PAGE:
1. KD (and Draymond) couldn’t guard LeBron.
Basically, nobody could touch LeBron in Game 1 as he went off for a playoff career-high 51 points. But KD, Bron’s primary defender, allowed him to score 30 points on 10-for-15 shooting.
To be fair to KD, Draymond Green didn’t do a better job, either. Green was LeBron’s primary defender in eight possessions, and James scored eight points on 4-for-6 shooting.
Apparently, the Dubs need Iggy real quick or LeBron will probably average 45 in this series.
2. Charge or NOT a charge.
There was a fair amount of confusion regarding the play below.
Offensive foul or nah? You make the call pic.twitter.com/8szyxhq6Fw
— gifdsports (@gifdsports) June 1, 2018
In my opinion, the rule that allowed officials to review that play is HORRIBLE but they ultimately got that call right. But did you know, that same type of call happened before– three times in the last 14 months, to be exact.
Mike Prada of SBNation did a fine job digging those three instances the weird overturning of calls happened. Here they are:
1.) At Paul George’s return to Indiana game last December. The play involved Thad Young charging into OKC’s Josh Huestis.
2.) Oct. 26, 2017, the game where Austin Rivers broke his finger. Originally called a block but was later changed to a charge.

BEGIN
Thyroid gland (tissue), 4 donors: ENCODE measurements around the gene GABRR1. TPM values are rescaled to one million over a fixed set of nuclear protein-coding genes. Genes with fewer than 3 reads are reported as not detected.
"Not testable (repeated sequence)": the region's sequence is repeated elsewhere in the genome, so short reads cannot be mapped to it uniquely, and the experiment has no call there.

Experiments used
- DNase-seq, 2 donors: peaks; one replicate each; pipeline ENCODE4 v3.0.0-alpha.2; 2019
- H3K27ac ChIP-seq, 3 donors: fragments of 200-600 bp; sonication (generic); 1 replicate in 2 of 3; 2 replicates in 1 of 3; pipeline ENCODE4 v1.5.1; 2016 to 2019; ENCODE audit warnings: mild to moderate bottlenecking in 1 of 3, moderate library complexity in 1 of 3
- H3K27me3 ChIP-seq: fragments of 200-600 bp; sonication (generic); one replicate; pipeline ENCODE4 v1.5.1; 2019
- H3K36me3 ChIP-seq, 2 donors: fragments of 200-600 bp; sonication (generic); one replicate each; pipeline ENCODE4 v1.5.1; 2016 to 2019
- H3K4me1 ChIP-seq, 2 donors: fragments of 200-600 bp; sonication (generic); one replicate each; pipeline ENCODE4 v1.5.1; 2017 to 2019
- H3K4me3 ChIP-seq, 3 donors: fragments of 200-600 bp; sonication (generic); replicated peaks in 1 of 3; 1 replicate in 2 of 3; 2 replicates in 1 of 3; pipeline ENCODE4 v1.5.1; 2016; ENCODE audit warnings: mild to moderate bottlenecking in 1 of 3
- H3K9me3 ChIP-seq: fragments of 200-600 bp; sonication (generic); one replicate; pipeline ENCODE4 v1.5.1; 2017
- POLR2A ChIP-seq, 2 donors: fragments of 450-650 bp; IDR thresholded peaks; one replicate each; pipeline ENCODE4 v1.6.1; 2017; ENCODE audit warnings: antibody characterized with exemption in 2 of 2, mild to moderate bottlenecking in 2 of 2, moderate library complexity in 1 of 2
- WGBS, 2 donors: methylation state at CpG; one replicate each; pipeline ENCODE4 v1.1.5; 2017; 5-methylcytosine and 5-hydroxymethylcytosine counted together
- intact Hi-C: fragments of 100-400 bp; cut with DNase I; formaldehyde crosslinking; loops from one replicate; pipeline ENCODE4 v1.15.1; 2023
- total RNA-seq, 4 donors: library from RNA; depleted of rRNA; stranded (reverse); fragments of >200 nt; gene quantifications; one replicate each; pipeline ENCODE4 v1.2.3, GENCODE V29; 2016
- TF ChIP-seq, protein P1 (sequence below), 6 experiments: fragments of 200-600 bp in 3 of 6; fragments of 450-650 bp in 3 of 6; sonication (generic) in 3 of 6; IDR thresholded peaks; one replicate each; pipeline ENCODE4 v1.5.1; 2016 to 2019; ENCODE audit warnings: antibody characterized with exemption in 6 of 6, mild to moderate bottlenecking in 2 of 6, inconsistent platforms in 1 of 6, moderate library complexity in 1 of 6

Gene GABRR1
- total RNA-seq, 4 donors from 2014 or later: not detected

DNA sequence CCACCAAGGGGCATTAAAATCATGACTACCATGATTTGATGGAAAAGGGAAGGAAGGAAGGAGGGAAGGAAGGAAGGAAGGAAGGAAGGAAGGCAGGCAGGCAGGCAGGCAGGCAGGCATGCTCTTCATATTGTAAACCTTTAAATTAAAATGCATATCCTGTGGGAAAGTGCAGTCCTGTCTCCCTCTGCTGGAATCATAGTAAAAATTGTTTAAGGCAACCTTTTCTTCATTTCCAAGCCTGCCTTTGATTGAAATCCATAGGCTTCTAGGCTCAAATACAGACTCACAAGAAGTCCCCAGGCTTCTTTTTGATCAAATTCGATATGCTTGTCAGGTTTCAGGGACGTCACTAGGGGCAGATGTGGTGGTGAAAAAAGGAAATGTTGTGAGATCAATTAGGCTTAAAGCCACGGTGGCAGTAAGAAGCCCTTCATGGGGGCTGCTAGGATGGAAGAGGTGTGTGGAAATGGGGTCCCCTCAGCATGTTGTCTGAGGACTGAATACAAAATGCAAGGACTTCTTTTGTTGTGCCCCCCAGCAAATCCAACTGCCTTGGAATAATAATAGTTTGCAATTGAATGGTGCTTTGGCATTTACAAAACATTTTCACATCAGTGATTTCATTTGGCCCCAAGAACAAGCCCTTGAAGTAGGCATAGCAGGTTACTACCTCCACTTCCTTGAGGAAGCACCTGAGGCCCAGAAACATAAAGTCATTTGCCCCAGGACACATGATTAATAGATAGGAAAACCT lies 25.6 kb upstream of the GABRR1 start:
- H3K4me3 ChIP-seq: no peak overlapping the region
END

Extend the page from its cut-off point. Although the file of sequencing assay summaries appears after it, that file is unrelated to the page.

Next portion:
3.) In the 2015-16 season, when the Warriors were pushing for the all-time regular season record for wins.
3. The Bag
Remember the Grandma purse (or bag, however you want to call it) LeBron had with him when he decided to bolt off the press conference after a stubborn reporter kept asking him JR questions?
Yep, that one. Apparently, that’s a Mr. Thom alligator skin bag worth–gasp!– $41,000.
4. Tristan Thompson
We all know what’s coming to TT when he fouled Shaun Livingston and shoved a ball on Draymond’s face at the tail end of overtime in Game 1 but the league cut him some slack by NOT suspending him and downgrading the foul from a Flagrant 2 to 1.
But there is always a BUT. Thompson has to pay $25,000 for all of those but at least he gets to play Game 2.
5. J.R. Smith=Magic Johnson?
J.R. Smith’s brain fart Thursday is NOT the only time a blunder of that magnitude happened in an NBA finals game. In Game 2 of the 1984 championship series against bitter rivals Boston Celtics, Magic Johnson inexplicably dribbled out the clock, game tied with 13 seconds remaining.
Boston went on to win on 7 and the nickname “Tragic” Johnson was born.
And yeah, Derek Harper also did it in the same post-season as Johnson’s “tragic” mistake. Coincidentally, it was the conference semifinals against Magic and the Lakers.
Feel better now, J.R.?
Featured Image: Marcio Jose Sanchez/Associated Press
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